Moving Rubble to Arizona

According to The Plan for 2018 we intend to have Rubble shipped to Arizona. I post a listing on uShip, and receive a couple quotes for $2,600. We then try to recruit some friends to make the trip, offering to cover all gas and tolls (I estimate these at $1,200) plus $1,000 payment. Finally we decide to make the trip ourselves.

We set off on Saturday morning just before 9am EDT. We take the most direct route possible. From Flemington, NJ we cross Pennsylvania, clip the Northern tail of West Virginia, pass through Columbus, Ohio and stop in Clayton, OH (just short of the Indiana border) in a Walmart parking lot. We’re hauling a camper trailer, and Walmart is known to be RV-friendly, so we climb in the back and sleep in our own bed. On day 1 we logged 590 miles over 9 hours.

“It’s not really camping when you don’t have a house to go back to.”

Neal Stephenson, Snow Crash

We rise early on Sunday, put in almost 14 hours of driving, and cover 880 miles. We stay on I-70 through Indianapolis. When we reach St. Louis we take I-44 across Missouri, just missing the corner of Kansas, and into Oklahoma. We stop for the night at the Walmart on Garth Brooks Blvd just past Oklahoma City.

On day 3 we again hit the road by 4:30am local time. We take I-40 through Amarillo, Texas and Albuquerque, New Mexico. A little later we get off the interstate and cross El Malpais National Conservation Area and Fort Apache Reservation. It takes about 17 hours to cover the remaining 953 miles, so we pull into Hay Creek Ranch about 10pm.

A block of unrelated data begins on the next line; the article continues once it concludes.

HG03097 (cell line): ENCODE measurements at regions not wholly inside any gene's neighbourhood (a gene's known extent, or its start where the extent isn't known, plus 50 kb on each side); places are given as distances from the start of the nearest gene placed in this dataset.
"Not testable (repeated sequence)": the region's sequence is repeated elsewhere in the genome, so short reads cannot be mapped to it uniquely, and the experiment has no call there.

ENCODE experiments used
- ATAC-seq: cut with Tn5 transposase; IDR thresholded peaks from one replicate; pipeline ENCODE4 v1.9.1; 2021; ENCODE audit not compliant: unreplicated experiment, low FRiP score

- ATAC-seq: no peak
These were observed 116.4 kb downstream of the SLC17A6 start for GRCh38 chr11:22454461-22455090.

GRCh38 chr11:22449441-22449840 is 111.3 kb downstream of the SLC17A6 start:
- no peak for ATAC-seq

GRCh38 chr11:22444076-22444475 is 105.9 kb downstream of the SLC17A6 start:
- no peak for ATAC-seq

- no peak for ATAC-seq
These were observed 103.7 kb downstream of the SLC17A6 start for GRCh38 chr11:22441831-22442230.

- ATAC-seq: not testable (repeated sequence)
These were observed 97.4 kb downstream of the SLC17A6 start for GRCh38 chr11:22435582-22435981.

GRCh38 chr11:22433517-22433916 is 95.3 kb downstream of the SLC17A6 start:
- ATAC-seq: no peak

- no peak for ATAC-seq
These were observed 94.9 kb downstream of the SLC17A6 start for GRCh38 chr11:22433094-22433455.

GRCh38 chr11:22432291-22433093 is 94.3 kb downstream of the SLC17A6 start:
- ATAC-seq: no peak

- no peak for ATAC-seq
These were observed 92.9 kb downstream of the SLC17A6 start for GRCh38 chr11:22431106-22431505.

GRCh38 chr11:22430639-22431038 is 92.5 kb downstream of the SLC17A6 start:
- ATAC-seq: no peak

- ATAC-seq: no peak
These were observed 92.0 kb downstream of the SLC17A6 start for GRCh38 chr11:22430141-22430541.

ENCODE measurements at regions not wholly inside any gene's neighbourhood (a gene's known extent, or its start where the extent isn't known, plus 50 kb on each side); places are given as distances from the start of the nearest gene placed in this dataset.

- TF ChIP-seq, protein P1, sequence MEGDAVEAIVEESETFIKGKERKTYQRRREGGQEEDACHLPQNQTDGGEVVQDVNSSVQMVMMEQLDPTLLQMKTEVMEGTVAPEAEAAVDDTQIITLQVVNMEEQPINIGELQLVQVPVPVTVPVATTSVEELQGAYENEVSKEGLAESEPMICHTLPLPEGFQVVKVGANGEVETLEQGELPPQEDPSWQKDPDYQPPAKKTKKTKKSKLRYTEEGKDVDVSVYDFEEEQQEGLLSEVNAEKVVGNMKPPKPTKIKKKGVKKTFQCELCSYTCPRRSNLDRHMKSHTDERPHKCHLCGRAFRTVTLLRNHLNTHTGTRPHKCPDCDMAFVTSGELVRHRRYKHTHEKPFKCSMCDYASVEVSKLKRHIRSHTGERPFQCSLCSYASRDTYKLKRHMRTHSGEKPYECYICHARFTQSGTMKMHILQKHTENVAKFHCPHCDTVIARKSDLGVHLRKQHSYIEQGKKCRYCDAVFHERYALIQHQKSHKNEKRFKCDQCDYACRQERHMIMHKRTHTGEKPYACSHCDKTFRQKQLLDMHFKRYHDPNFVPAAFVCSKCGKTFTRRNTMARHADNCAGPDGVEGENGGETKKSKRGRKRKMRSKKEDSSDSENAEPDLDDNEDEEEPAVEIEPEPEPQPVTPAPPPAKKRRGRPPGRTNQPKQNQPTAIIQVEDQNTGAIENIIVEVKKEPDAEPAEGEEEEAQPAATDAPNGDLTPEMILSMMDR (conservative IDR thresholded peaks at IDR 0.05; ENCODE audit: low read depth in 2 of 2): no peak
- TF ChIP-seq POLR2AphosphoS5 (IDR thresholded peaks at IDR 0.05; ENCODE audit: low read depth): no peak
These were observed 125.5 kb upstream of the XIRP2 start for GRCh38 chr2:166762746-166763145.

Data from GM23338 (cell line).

The trip out took 282 gallons and a cost of $795 to cover 2,421 miles. This is a paltry 8.58 MPG (or, more informatively, 0.1165 gallons per mile).

In the morning we disconnect the trailer, repack Betty, have a quick breakfast at the Oracle Inn, and return whence we came. Others at the campground informed us that we passed through a canyon the night before. It was dark, so we had no idea what beautiful sights we were missing. We drive north on AZ-77 to the northern border of San Carlos Reservation, which is Salt River Canyon. A little further along is Flying V Canyon, followed by Becker Butte.

The long days coming West took a toll, so we slow our pace on the way back East. We limit ourselves to 9.5 hours a day for 4 days, averaging 600 miles per day.

By Thursday we are in Missouri and ahead of schedule. We stop at Meramec Caverns for relief from the rain that has followed us since New Mexico.

We reach Flemington on Friday night, completing the round trip in exactly one week, with an additional 160 gallons consumed (15.13 MPG, 0.066 GPM) and $465 spent. Now we need to prep Mackenzie for her first voyage West of Pennsylvania.

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